A Chicken in Every Pot and a Dumpster in my Front Yard – A Story of Excess

Our dumpster, but too cold to go out there!

During the Presidential Campaign of 1928, an ad placed by the Republican National Committee in several newspapers and a pamphlet described how the Republican administrations of Harding and Coolidge had “put the proverbial ‘chicken in every pot.’ And a car in every backyard, to boot.” The ad concluded that a vote for Hoover would be a vote for continued prosperity.  This promise of prosperity was promptly derailed several months later by the stock market crash of 1929 which plunged the country into the Great Depression. (hoover.archives.gov)

Today, we are having our own financial crisis in this country.  A few months ago the Census Bureau released its annual poverty report  which stated that a record 46.2 million persons, or roughly 1 out of every 7 Americans, were poor in 2010.

But what is “poor” in America today?  It’s certainly not what it was in the Great Depression.

The following are facts about persons defined as “poor” by the Census Bureau as taken from various government reports:

  • 80 percent of poor households have air conditioning. In 1970, only 36 percent of the entire U.S. population enjoyed air conditioning.
  • 92 percent of poor households have a microwave.
  • Nearly three-fourths have a car or truck, and 31 percent have two or more cars or trucks.
  • Nearly two-thirds have cable or satellite TV.
  • Two-thirds have at least one DVD player, and 70 percent have a VCR.
  • Half have a personal computer, and one in seven have two or more computers.
  • More than half of poor families with children have a video game system, such as an Xbox or PlayStation.
  • 43 percent have Internet access.
  • One-third have a wide-screen plasma or LCD TV.
  • One-fourth have a digital video recorder system, such as a TiVo.

The U.S. Department of Agriculture collects data on these topics in its household food security survey. For 2009, the survey showed:

I would propose that the whole reason for the current financial crisis is the very attitude stated in that quote often mistakenly attributed to Hoover. That we all deserve a “chicken in every pot and car in every yard”. I can understand the chicken, but the car?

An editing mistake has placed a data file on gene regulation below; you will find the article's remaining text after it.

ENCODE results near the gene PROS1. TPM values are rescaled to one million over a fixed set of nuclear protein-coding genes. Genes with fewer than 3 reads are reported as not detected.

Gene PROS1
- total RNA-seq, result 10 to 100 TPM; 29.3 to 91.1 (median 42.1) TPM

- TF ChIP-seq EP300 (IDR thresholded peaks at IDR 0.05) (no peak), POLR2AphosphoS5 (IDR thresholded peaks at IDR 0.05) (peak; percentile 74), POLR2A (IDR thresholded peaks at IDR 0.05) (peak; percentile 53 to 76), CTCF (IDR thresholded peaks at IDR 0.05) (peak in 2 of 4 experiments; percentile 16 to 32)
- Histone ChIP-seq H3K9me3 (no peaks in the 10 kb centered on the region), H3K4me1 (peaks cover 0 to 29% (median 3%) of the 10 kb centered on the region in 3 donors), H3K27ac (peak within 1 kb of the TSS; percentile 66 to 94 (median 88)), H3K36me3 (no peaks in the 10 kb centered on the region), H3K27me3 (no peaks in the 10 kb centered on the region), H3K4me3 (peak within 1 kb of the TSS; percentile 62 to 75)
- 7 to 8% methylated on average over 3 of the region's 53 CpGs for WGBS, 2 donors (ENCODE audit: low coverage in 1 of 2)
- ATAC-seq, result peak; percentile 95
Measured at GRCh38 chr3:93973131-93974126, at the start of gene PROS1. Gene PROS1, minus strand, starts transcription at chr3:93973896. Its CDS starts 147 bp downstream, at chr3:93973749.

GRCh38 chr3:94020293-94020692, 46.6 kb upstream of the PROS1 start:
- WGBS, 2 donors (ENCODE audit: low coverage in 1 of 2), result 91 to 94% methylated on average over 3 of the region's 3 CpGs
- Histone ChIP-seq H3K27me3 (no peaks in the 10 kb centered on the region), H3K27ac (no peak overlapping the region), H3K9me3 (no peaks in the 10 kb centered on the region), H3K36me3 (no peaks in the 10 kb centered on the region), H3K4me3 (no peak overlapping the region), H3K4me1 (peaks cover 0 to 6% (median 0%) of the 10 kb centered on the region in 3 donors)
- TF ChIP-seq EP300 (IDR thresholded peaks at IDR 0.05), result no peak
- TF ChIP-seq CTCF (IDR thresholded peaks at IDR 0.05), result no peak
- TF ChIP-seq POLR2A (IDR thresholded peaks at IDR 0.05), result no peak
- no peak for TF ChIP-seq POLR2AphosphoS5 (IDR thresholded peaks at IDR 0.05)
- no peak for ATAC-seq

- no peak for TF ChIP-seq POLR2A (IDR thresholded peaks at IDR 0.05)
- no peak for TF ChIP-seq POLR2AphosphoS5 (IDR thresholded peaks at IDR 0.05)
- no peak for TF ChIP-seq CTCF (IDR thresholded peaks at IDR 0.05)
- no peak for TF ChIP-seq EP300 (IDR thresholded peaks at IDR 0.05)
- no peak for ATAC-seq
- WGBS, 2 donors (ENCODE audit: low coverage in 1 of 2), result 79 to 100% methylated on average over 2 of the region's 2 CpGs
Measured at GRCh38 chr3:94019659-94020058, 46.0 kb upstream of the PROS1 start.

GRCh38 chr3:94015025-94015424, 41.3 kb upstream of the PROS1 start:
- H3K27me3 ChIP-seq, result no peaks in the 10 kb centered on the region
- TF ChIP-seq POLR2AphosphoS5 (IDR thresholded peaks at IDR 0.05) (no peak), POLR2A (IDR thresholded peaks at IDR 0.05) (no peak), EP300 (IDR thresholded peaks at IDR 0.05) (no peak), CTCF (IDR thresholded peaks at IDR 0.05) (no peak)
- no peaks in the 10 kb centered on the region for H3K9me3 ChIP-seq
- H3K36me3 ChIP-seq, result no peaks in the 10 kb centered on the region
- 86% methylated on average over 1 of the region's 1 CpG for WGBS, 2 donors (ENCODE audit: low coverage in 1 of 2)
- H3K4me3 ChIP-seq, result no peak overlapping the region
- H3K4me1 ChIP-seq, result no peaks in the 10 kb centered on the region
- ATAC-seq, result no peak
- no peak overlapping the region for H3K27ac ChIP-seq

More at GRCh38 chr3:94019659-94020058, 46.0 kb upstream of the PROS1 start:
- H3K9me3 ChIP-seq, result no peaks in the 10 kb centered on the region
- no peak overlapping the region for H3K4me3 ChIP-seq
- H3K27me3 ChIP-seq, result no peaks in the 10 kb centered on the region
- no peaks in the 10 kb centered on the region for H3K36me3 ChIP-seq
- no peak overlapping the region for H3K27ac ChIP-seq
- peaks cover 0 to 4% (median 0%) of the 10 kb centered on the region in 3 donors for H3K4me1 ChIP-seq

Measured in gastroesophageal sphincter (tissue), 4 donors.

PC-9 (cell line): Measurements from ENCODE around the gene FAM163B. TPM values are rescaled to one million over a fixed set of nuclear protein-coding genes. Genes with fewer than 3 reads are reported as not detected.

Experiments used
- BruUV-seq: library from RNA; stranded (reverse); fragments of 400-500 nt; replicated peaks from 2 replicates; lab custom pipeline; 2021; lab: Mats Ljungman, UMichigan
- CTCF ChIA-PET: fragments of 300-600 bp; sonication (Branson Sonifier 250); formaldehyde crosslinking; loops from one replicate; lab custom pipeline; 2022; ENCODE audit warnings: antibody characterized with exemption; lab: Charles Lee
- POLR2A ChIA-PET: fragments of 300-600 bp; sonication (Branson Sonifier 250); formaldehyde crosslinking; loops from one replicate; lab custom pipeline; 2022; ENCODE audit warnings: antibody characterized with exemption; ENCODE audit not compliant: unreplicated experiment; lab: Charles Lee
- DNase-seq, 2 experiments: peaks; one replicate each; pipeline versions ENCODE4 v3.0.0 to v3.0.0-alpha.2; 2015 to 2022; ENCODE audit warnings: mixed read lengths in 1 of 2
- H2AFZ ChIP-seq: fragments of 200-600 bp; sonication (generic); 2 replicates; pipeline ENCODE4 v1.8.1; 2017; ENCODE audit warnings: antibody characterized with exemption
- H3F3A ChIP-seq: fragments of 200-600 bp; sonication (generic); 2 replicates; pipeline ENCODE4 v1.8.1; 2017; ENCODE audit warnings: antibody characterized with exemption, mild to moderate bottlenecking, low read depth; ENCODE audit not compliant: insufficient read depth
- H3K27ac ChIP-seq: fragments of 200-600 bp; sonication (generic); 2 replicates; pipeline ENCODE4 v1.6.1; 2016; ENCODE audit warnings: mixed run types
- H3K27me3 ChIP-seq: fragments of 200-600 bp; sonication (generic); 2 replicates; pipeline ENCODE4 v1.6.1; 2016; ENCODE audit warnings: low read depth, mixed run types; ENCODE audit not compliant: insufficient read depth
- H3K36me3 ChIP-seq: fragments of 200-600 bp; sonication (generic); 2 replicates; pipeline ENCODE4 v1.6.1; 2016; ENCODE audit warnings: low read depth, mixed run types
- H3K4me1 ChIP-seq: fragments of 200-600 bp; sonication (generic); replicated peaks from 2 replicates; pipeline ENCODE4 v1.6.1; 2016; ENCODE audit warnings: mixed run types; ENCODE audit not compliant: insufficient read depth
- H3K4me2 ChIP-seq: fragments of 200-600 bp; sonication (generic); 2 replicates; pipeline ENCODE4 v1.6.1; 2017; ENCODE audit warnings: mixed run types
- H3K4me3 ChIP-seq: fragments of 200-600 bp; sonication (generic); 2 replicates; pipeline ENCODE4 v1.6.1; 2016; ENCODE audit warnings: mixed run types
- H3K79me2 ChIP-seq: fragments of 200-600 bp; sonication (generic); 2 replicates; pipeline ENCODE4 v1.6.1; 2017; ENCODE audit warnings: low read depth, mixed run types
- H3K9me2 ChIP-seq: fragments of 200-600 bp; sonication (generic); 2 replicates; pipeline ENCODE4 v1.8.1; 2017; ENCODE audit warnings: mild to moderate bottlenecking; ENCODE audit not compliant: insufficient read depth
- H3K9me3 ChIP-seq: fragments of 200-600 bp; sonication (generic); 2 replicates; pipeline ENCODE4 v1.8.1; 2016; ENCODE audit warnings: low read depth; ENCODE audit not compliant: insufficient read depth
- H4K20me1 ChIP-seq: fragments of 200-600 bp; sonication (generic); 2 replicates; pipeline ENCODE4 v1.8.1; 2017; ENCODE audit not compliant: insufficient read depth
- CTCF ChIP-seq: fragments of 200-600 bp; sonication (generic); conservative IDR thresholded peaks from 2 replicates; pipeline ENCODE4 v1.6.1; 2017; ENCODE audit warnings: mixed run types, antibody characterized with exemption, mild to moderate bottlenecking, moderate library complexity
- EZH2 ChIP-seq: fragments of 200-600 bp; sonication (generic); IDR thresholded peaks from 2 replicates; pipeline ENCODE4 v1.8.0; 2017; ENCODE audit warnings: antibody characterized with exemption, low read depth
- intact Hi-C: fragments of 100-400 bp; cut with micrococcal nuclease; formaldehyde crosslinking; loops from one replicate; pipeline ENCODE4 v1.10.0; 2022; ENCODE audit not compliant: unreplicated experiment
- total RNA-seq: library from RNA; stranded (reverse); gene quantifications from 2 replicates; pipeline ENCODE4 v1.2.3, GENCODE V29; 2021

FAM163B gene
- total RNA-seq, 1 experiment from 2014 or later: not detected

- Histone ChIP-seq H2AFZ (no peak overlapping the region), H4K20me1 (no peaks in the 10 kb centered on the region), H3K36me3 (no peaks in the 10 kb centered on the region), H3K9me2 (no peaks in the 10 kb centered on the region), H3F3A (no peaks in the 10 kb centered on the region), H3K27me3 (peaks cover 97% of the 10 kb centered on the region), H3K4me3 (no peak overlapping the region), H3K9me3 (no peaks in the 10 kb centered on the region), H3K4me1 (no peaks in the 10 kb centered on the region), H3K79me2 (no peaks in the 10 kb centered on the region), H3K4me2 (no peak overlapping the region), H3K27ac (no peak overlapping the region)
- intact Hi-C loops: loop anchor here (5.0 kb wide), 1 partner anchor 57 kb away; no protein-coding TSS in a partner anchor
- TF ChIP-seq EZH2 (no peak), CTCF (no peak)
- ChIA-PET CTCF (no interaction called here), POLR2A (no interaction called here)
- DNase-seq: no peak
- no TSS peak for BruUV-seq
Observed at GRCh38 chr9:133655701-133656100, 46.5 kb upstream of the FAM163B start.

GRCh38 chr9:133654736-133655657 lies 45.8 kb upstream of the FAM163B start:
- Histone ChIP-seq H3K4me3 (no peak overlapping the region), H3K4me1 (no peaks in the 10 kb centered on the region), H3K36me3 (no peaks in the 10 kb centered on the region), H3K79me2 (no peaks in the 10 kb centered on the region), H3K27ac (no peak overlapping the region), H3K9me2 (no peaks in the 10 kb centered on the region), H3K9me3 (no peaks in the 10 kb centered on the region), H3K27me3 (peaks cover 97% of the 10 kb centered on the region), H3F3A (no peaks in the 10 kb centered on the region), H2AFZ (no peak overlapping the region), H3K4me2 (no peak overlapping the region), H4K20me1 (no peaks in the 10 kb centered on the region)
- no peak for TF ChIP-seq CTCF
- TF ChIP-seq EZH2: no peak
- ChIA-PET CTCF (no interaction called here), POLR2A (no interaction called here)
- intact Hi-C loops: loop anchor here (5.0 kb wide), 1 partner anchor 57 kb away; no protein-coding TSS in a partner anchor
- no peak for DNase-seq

Everyone had stretched their paychecks to the limit with too much house, too much car, and maxed out credit cards. And it finally all caught up with us. Basically, it was our “stuff” that put the nail in the coffin of our economy.

Personally, our finances are the one place that I am fairly organized. But I, too, am guilty of excess. Part of our organization problem is simply too much stuff. The one thing the “organized” types have right is that you can’t organize clutter.

So, I am doing my best this year to de-clutter and to make do with less. I’m trying to go with the 80/20 theory. For example, if I only wear 20% of my clothes 80% of the time, do I really need the other 80%? Maybe a few pieces, but not ALL of it. If I use the waffle maker once a year, is it worth taking up room in the kitchen cabinets? If I need a pair of scissors or a pen, I never can find one because there is too much other crap in the way of finding them.

So, my first step in getting organized is a massive purging of stuff. I have literally had a dumpster delivered to my front yard. I’m not sure I could do the whole “minimalist” thing, but I would like to be able to find my keys in the morning.  The next step is to stop bringing so dang much stuff in the house!

I know I “should” have a garage sale, put things on Craigslist, or take things to charity. But it will never actually happen if I do it that way. So, dumpster it is.  Let the purging begin!  Well, when it warms up a little.


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